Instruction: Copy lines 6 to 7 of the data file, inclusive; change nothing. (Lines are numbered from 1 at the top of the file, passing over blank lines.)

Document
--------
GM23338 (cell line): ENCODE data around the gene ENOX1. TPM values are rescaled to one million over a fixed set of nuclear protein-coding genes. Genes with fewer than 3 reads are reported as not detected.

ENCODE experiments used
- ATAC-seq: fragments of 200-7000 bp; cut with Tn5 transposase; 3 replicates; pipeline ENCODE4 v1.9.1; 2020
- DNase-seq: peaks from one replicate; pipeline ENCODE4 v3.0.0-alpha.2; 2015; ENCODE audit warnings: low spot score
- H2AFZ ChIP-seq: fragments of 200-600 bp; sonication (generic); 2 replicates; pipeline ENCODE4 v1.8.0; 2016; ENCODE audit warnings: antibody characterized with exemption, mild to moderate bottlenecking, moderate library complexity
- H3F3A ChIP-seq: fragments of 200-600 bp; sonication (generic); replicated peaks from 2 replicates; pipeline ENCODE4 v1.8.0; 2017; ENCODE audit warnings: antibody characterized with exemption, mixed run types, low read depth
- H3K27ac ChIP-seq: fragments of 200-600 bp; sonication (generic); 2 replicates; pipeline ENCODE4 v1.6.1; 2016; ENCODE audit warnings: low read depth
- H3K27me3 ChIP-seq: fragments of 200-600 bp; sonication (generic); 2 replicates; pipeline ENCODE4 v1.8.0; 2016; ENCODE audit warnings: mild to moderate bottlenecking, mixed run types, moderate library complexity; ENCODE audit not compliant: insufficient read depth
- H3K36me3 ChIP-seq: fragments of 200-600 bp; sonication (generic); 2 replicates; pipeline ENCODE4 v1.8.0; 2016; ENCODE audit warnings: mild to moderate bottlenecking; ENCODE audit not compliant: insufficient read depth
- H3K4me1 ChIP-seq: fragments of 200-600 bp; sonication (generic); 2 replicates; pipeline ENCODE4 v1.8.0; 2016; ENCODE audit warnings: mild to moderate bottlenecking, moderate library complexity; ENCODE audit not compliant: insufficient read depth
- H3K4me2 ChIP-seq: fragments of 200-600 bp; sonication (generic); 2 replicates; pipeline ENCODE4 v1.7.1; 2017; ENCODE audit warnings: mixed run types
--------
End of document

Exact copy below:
- H3F3A ChIP-seq: fragments of 200-600 bp; sonication (generic); replicated peaks from 2 replicates; pipeline ENCODE4 v1.8.0; 2017; ENCODE audit warnings: antibody characterized with exemption, mixed run types, low read depth
- H3K27ac ChIP-seq: fragments of 200-600 bp; sonication (generic); 2 replicates; pipeline ENCODE4 v1.6.1; 2016; ENCODE audit warnings: low read depth